EVERETT — A week after he declared a mistrial in a murder case because of problems selecting jurors, a Snohomish County judge on Thursday threatened a man with jail and fines for ignoring jury duty.
The man, 18, was one of dozens of people who were summonsed to the courthouse this week to serve as potential jurors. On Tuesday, he was chosen to serve on the panel now hearing testimony in a first-degree murder case linked to a July 2012 fatal shooting at Blue Stilly Park in Arlington.
The juror was told to show up Wednesday morning for the start of what is expected to be a three-week trial. Instead, on Tuesday evening he wrote an email to the law clerk for Superior Court Judge Michael Downes and said he wouldn’t be available.
Downes started the trial on Wednesday with 12 jurors and two alternates, not the 15-person panel the lawyers wanted.
The recalcitrant juror was ordered to appear in Downes’ courtroom, first thing Thursday morning.
The man was ashen-faced when a perturbed Downes left no doubt that he was weighing whether to find the man in contempt and toss him into jail for up to 30 days.
The man’s jury questionnaire listed no reason serving on the case would be a particular hardship, Downes said. Instead about three hours after court closed on Tuesday, he sent an email Downes said was titled “Inconvenience.”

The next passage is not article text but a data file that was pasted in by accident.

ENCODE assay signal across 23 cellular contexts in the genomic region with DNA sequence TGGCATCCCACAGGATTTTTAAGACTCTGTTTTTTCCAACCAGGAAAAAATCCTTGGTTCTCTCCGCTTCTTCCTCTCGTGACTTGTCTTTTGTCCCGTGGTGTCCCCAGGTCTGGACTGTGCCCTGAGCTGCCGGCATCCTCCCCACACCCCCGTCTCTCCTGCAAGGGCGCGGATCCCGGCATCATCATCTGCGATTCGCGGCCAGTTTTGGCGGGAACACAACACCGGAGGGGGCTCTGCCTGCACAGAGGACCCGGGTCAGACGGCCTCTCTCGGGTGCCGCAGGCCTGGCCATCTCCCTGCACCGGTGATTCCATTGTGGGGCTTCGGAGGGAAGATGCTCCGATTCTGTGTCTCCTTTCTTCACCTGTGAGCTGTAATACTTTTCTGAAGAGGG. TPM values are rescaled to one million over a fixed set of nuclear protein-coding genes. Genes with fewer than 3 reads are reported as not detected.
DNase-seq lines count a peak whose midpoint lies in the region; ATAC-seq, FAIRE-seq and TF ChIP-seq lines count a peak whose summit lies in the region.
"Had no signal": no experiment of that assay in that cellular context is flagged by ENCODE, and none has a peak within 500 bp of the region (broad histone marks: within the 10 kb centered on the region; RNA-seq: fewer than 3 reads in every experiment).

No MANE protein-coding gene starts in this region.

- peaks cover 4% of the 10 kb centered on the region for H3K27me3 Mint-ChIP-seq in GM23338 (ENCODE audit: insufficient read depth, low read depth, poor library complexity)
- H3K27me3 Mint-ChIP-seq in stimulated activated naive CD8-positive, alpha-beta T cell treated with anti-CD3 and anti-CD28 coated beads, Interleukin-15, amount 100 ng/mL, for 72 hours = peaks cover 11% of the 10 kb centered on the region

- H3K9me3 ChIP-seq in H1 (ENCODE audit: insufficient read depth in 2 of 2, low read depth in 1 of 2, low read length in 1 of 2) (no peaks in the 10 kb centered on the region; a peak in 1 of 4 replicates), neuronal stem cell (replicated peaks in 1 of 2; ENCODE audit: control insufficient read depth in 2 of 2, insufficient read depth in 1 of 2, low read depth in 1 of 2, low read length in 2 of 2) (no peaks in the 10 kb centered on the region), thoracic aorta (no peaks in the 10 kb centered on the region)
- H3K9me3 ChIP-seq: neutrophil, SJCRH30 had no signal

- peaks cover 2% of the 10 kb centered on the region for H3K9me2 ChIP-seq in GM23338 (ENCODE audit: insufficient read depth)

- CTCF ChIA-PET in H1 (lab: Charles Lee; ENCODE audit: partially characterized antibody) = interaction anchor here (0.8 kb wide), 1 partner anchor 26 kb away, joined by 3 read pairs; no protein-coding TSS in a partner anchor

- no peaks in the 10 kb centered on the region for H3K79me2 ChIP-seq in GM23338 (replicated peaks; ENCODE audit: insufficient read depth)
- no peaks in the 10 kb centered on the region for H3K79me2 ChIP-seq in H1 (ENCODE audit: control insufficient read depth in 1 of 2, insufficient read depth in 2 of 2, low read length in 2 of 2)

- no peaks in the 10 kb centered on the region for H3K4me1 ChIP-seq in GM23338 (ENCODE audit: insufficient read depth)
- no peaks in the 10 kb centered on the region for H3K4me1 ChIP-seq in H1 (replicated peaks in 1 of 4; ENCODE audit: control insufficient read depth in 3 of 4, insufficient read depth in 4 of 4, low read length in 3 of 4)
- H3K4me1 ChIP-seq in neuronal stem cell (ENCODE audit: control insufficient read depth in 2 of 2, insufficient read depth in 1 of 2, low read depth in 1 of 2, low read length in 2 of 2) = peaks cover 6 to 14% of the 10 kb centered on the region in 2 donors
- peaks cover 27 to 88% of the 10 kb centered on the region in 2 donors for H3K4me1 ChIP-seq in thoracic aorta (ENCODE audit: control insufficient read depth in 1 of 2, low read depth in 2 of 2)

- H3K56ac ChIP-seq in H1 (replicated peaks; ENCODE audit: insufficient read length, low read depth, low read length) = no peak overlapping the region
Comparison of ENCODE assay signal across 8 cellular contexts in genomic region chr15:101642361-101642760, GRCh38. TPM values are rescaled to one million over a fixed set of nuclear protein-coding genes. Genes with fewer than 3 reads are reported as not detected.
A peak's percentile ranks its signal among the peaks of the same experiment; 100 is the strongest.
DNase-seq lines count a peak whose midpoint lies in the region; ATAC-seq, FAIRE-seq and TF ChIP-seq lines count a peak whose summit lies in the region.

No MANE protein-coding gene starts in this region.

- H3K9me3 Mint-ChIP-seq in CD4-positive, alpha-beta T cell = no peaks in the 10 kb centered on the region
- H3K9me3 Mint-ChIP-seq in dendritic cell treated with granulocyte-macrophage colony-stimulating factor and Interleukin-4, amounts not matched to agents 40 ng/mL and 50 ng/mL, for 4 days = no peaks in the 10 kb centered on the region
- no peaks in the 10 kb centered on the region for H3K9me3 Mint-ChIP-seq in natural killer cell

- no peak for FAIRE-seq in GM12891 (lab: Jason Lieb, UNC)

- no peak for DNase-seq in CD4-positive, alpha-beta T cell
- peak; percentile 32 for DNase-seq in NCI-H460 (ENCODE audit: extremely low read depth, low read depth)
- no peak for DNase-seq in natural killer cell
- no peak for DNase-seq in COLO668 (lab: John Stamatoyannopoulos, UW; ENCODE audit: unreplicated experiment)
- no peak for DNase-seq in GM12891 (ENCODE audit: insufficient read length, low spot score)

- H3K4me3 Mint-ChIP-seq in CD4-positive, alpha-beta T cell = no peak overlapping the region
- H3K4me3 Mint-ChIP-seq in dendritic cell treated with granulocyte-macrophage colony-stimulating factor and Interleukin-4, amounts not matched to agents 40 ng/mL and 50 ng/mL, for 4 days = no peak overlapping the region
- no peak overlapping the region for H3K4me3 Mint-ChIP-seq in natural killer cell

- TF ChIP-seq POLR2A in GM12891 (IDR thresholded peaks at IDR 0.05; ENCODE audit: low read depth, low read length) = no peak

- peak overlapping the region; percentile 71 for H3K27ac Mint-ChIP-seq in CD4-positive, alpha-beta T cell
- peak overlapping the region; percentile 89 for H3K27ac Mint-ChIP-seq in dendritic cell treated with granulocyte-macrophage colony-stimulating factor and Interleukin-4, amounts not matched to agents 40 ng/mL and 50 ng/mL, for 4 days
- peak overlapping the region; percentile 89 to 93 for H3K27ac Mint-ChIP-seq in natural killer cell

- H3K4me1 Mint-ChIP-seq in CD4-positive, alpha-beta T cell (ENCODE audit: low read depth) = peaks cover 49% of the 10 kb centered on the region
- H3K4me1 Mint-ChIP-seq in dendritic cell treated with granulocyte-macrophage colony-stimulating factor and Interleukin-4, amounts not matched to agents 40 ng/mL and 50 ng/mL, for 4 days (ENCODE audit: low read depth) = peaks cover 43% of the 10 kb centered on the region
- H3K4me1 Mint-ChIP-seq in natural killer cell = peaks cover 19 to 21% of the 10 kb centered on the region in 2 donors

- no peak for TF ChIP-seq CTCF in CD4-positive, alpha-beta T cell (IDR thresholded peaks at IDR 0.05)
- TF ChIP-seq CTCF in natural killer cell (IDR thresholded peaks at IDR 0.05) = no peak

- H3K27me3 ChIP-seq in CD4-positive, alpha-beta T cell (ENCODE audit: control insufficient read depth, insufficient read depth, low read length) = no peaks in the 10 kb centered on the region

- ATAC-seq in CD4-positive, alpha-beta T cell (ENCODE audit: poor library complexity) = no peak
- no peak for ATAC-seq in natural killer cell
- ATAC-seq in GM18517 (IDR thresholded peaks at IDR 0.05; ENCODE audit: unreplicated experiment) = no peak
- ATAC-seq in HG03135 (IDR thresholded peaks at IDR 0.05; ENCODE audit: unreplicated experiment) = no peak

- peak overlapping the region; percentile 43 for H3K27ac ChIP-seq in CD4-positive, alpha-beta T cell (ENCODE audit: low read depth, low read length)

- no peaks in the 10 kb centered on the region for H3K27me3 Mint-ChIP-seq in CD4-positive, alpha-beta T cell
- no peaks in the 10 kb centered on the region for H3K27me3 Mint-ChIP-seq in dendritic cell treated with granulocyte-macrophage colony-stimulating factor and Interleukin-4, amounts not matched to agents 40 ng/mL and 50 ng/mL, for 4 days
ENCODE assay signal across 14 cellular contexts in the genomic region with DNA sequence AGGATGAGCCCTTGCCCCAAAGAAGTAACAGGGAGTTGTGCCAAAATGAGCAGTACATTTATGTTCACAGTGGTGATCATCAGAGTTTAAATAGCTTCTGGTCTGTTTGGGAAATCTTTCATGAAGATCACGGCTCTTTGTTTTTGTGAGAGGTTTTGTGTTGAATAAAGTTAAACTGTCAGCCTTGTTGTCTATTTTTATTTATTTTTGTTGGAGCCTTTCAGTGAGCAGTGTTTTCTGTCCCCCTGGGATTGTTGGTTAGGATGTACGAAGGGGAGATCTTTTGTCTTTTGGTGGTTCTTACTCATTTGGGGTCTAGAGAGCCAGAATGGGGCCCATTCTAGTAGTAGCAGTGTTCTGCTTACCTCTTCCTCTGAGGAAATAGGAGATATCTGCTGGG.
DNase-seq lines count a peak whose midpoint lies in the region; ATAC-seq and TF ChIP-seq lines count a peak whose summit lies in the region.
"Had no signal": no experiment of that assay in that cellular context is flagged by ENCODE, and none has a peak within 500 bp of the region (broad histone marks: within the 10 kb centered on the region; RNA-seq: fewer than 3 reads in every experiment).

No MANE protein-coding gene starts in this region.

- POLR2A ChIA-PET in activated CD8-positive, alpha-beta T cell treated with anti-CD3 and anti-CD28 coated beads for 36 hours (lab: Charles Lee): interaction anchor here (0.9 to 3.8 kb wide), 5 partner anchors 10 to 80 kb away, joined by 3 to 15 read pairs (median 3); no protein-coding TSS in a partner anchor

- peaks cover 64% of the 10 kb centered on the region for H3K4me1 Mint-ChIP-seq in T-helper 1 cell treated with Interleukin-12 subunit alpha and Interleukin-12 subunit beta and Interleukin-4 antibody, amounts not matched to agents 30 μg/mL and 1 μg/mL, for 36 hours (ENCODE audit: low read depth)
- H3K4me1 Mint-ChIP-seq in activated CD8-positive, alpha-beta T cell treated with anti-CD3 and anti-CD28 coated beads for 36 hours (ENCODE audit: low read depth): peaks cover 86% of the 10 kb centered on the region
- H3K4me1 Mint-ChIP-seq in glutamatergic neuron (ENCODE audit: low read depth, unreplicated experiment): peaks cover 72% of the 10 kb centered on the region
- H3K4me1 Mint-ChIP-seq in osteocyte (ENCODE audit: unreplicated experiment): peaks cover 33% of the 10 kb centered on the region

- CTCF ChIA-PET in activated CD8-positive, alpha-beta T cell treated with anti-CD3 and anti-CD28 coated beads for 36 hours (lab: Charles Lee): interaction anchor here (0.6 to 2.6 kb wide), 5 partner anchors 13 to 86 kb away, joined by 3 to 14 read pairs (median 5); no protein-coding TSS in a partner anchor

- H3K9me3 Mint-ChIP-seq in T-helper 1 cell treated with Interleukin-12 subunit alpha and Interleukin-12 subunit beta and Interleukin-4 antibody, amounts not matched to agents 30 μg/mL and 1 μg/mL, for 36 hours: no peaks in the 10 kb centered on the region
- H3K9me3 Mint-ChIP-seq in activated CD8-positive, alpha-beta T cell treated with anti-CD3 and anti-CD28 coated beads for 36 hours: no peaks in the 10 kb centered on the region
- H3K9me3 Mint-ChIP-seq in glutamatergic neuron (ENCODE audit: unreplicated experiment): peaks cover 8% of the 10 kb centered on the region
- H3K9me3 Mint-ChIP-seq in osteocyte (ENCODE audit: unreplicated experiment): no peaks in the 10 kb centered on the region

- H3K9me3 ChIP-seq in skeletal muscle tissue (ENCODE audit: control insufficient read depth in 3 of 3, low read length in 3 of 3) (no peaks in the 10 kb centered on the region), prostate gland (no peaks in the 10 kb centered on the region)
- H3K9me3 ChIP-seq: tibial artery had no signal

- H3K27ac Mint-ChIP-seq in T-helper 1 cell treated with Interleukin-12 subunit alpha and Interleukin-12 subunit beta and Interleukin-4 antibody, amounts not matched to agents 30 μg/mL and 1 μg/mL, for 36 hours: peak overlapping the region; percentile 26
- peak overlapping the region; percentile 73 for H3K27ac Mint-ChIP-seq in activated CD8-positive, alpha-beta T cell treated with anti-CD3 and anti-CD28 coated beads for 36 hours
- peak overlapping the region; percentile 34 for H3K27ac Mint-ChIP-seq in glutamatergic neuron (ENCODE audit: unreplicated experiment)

The man wrote that jury duty was a “new experience” and he “wasn’t comfortable” serving, the judge said.
“This is a first-degree murder trial,” Downes said. “He was empaneled as an adult, as a juror.”
The judge on Thursday morning gave the man a few hours to get legal representation. At the urging of the man’s lawyer, Downes agreed not to make an immediate ruling.
Instead, the man is scheduled to face Downes again Oct. 29.
The hearing is scheduled for the 84th anniversary of Black Tuesday, the day the stock market crashed and the U.S. economy tumbled into the Great Depression, Downes said.
“You better hope Black Tuesday is not doom for you, son,” Downes said. “You better be here.”
Prospective jurors in Snohomish County undergo an orientation about civic duty, citizenship and the importance of jury service to justice.
“Once selected to serve on a trial, the Court is counting on each juror to be there every day until a verdict is reached and the Judge releases you,” the county’s jury information website says.
Jurors have created complications from the start in the trial of Dennis Watters, 42.
On Oct. 10, defense attorneys convinced Downes to declare a mistrial in what was expected to be the final day of selecting jurors.
The judge decided a new jury panel was needed because one believed the murder case could lead to the death penalty, despite being told otherwise. Earlier, Downes had booted several potential jurors from the pool after he learned they’d made comments about the case despite his repeated admonitions to keep quiet.
Watters is charged with first- and second-degree murder in the fatal shooting of Ryan Mumm, 20. The Tulalip-area man told police he acted in self-defense.
Scott North: 425-339-3431; firstname.lastname@example.org.